Log In   ·   Become A Member

Advocates Applaud Council As It Extends Smoke-Free Protections

Originally Posted: February 03, 2011

Albany - Health advocates, environmentalists and parks activists joined City Council Speaker Christine Quinn to applaud council members as they prepare to extend smoke-free policies to include parks, beaches, and pedestrian plazas. The new rules will reduce toxic secondhand smoke exposure for families seeking relaxation and recreation, and reduce pollution from cigarette butts, the number one source of beach litter afflicting families seeking clean fun in the city.

"The statistics don't lie: second hand smoke kills. With this bill, all New Yorkers can now breathe easier and breathe cleaner air," said Speaker Quinn. "No one should have to inhale deadly cigarette smoke when they go to a park or beach. My Council colleagues and I know that Big Tobacco will never rest in its efforts to recruit new smokers to replace those customers who are dying prematurely from using their products. But this summer, when people visit our beautiful parks and beaches, they will be able to relax and not worry about dodging deadly secondhand smoke. I want to thank Mayor Bloomberg, Council Member Gale Brewer and the many advocates who worked so hard to make this legislation possible."

Activists who have worked in favor of the measure, Intro 332, applauded Quinn and her colleagues and urged Mayor Bloomberg to sign it into law once it is passed.

"All New Yorkers deserve the right to breathe healthy air at our public parks, beaches and plazas. Thanks to this policy, public spaces intended for outdoor recreation will now be available for use in the healthy manner they were intended," said Sheelah Feinberg, Executive Director of the NYC Coalition for a Smoke-Free City, who noted that two-thirds of New Yorkers supported smoke free rules for parks, beaches and plazas in an independent poll conducted in 2009. "With this measure, New York is joining more than 100 cities and counties nationwide who already have already adopted smoke-free ordinances to protect residents from the dangers of second smoke in places where families gather for relaxation and recreation."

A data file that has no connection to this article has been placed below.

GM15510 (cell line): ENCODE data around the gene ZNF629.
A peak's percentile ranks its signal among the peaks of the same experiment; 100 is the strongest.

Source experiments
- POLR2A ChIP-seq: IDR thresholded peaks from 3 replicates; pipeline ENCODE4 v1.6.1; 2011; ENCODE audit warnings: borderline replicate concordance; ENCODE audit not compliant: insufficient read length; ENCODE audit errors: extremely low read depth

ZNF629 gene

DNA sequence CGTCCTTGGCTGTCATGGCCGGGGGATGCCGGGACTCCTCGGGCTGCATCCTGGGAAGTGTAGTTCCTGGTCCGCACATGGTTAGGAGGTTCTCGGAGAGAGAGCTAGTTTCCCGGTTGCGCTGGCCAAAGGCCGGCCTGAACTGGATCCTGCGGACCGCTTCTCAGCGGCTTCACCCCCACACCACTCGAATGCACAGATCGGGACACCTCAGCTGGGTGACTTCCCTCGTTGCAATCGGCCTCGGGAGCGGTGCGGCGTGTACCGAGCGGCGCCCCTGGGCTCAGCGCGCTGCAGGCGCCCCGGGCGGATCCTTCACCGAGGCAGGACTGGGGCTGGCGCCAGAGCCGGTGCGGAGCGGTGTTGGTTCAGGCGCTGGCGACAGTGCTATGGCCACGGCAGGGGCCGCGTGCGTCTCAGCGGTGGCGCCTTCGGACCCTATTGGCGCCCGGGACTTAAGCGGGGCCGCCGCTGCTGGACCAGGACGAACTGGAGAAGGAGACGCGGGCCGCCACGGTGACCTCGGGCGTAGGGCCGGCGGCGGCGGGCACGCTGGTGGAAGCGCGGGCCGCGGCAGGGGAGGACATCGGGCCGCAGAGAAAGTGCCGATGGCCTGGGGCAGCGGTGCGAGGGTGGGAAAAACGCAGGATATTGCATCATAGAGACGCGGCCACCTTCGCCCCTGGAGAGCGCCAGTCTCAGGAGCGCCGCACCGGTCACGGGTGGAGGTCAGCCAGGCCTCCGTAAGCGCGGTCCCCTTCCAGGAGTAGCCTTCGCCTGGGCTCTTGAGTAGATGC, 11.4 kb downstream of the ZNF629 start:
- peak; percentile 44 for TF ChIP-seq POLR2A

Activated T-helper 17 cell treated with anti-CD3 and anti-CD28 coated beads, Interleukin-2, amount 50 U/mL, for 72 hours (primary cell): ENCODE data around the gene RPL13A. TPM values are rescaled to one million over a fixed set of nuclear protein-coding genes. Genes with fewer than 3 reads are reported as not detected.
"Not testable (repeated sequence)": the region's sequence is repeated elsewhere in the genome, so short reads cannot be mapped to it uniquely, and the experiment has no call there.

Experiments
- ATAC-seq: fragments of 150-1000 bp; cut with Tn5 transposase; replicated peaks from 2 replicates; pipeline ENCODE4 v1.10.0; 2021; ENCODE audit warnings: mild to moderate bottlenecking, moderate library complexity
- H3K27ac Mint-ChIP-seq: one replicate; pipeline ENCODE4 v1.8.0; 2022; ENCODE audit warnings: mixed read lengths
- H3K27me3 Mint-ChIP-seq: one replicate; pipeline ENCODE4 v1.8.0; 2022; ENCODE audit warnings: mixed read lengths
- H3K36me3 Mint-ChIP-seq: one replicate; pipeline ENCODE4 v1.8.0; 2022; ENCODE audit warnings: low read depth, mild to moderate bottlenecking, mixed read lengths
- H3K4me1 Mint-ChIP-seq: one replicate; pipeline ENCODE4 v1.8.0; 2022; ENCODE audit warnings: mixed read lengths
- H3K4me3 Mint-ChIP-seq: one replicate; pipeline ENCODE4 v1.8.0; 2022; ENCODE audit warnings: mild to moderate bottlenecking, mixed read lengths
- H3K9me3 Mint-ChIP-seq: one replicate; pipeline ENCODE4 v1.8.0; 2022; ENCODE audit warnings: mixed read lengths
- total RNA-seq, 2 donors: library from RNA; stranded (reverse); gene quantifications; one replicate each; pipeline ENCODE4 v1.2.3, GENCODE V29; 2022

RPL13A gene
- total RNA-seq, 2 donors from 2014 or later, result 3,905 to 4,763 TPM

"More than 200 localities across New York state have passed regulations restricting tobacco use in outdoor recreational areas," said Scott T. Santarella, President and CEO of the American Lung Association in New York. "The effect of this new policy on children with asthma and their families will be invaluable. No longer will a parent planning a day at the beach have to worry that his child's exposure to secondhand smoke might spoil the day's fun or result in an unwanted and frightening emergency room visit. We are grateful to Mayor Bloomberg, Speaker Quinn and the members of the City Council for taking action to improve the lung health of City residents. Now it's time for the Legislature and Governor Cuomo to enact proposals to make state parks smoke-free."

Since the passage of New York City's Smoke-Free Air Act in 2002, health authorities have learned that health risks of exposure to secondhand smoke outdoors are similar to the risks indoors within a certain proximity. There is no safe level of exposure to secondhand smoke, and even relatively short periods of breathing the carcinogens and toxins found in secondhand smoke can increase risk of blood clots and lead to more frequent asthma attacks.

On parks and beaches, most discarded cigarette butts end up in the sand or sea, posing health and environmental hazards. Children, in particular, may pick them up, put them in their mouths and risk choking, poisoning or burning themselves. Discarded cigarette butts are an increasing problem worldwide, with an estimated 4.5 trillion tossed aside each year, making them the most littered item on the planet. Cigarette butts are the number one source of beach litter. Studies show they are toxic, slow to decompose, and costly to remove.

The NYC Coalition for a Smoke Free City works to raise public awareness of tobacco control issues in New York City. New York City successfully implemented smoke-free workplace legislation in 2002 and already bans smoking in children's playgrounds and public pools, including outdoor pools.

Related Articles:

Be the first to comment on this article. (Just fill out the form below)

Submit Your Comment

Please note, you are not currently logged in. Your comment will be submitted as a guest.
To submit your comment as a member, please click here.
Your Name:
* Comments will be reviewed and posted in a timely fashion
* All fields are required
What color is the sky?
(For spam prevention, thanks)